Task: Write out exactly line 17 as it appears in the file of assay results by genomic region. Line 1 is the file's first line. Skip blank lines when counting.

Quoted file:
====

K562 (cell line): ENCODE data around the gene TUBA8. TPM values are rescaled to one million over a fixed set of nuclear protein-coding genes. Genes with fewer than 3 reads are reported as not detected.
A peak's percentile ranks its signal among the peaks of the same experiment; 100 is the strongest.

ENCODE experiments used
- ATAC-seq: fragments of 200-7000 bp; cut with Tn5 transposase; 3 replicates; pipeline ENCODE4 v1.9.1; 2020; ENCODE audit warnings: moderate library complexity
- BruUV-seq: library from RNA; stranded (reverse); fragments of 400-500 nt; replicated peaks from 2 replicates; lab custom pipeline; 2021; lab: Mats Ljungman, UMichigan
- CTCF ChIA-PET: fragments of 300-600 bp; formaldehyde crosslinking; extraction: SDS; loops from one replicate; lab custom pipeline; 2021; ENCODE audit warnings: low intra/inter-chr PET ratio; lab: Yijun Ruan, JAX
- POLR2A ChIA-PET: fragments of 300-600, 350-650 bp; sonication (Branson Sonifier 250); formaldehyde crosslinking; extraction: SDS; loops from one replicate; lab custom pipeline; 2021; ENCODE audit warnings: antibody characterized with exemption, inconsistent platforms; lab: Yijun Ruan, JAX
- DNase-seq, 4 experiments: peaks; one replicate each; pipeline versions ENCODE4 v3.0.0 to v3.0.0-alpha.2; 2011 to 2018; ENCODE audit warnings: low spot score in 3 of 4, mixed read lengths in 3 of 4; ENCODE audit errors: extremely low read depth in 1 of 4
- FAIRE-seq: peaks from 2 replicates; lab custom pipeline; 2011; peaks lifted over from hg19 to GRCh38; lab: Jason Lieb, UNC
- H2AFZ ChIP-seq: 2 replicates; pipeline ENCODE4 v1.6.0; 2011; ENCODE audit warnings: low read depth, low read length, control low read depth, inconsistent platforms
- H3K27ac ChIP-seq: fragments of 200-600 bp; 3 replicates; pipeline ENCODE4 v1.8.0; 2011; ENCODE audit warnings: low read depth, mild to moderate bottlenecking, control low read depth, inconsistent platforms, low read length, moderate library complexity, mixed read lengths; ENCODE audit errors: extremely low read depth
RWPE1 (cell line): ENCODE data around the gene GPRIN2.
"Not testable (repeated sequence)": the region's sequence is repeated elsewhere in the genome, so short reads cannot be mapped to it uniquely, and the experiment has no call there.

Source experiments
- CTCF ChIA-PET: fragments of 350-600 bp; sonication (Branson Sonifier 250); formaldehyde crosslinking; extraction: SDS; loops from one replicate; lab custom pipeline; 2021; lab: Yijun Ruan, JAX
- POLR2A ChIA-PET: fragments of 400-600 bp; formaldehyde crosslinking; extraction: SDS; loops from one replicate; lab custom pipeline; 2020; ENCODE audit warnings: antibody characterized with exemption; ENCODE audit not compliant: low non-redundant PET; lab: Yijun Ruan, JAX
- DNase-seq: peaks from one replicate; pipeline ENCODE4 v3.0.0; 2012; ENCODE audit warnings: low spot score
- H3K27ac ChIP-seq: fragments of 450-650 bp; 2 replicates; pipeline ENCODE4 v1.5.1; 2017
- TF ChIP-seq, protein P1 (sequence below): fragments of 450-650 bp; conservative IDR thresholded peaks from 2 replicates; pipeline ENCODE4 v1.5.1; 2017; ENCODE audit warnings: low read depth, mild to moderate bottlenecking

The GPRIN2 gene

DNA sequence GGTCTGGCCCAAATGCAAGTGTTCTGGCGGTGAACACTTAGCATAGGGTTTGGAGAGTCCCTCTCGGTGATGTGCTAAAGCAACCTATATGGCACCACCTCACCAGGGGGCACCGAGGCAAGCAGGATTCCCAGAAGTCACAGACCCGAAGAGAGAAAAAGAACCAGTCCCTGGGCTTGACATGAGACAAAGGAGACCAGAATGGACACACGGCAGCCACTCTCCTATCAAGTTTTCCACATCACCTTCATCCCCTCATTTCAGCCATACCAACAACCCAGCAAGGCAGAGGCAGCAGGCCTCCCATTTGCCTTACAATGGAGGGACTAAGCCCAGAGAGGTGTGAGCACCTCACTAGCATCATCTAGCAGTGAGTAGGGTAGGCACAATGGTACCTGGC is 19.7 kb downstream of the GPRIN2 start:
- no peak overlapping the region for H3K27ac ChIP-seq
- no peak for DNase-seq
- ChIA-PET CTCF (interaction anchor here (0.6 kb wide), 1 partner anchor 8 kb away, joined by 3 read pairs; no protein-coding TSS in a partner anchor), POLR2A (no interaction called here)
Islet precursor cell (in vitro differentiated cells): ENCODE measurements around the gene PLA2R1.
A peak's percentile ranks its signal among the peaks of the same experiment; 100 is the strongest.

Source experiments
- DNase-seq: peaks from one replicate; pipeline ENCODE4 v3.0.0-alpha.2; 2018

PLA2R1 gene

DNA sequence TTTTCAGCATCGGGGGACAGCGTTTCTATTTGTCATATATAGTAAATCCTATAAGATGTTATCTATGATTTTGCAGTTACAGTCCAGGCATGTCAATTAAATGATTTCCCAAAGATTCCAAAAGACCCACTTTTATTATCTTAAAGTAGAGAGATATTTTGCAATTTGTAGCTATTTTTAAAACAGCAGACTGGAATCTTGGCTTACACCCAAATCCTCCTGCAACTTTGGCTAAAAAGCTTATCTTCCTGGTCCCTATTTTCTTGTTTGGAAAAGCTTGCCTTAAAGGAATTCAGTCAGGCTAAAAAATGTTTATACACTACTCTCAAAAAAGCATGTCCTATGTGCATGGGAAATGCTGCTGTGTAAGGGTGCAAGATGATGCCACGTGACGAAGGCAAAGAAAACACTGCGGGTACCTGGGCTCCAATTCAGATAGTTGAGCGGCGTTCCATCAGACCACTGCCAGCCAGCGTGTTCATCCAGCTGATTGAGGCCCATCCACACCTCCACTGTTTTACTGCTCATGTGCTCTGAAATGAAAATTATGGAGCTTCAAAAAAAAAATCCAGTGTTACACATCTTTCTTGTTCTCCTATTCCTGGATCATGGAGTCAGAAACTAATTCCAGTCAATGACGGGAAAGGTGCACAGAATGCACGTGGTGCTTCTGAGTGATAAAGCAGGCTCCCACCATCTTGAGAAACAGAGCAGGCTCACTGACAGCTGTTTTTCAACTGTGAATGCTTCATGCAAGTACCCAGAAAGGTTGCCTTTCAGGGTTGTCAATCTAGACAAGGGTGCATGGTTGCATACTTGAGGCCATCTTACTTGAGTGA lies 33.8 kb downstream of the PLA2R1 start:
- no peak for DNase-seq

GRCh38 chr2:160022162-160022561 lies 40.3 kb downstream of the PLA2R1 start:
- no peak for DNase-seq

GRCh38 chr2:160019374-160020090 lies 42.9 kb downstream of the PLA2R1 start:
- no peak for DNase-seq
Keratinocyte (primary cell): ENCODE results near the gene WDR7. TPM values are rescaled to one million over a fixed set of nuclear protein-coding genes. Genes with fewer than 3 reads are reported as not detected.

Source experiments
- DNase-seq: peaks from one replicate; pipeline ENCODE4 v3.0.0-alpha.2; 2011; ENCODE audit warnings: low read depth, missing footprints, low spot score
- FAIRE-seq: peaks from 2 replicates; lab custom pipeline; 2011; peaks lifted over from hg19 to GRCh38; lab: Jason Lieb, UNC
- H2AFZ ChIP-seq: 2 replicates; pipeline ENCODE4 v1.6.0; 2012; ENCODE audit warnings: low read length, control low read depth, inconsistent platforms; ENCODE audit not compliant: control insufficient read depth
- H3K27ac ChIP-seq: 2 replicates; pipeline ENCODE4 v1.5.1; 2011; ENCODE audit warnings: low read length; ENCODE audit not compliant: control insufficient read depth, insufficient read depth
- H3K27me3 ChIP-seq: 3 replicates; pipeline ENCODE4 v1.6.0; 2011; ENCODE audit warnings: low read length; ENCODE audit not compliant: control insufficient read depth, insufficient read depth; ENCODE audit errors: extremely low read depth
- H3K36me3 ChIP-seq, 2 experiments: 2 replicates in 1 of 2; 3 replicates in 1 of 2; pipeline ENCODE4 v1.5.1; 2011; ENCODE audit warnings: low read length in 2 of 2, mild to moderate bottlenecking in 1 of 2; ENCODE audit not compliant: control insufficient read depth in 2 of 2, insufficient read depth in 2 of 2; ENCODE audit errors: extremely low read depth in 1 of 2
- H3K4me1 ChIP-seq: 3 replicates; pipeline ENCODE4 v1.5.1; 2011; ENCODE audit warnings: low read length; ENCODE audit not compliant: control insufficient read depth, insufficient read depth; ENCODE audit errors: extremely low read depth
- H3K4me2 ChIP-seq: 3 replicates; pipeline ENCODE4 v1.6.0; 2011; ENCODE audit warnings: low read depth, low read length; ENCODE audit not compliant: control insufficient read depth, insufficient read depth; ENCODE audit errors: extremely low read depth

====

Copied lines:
- DNase-seq: peaks from one replicate; pipeline ENCODE4 v3.0.0; 2012; ENCODE audit warnings: low spot score